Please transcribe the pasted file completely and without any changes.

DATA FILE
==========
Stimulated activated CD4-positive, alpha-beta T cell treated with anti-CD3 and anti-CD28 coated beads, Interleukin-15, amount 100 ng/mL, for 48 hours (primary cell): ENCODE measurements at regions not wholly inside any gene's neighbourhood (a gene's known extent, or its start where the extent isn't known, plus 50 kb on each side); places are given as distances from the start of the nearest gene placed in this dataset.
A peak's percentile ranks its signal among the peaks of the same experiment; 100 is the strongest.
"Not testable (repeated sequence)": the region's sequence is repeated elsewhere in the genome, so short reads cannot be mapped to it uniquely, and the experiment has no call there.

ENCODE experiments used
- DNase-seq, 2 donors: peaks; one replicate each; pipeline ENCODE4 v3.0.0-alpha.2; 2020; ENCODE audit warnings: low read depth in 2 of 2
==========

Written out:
Stimulated activated CD4-positive, alpha-beta T cell treated with anti-CD3 and anti-CD28 coated beads, Interleukin-15, amount 100 ng/mL, for 48 hours (primary cell): ENCODE measurements at regions not wholly inside any gene's neighbourhood (a gene's known extent, or its start where the extent isn't known, plus 50 kb on each side); places are given as distances from the start of the nearest gene placed in this dataset.
A peak's percentile ranks its signal among the peaks of the same experiment; 100 is the strongest.
"Not testable (repeated sequence)": the region's sequence is repeated elsewhere in the genome, so short reads cannot be mapped to it uniquely, and the experiment has no call there.

ENCODE experiments used
- DNase-seq, 2 donors: peaks; one replicate each; pipeline ENCODE4 v3.0.0-alpha.2; 2020; ENCODE audit warnings: low read depth in 2 of 2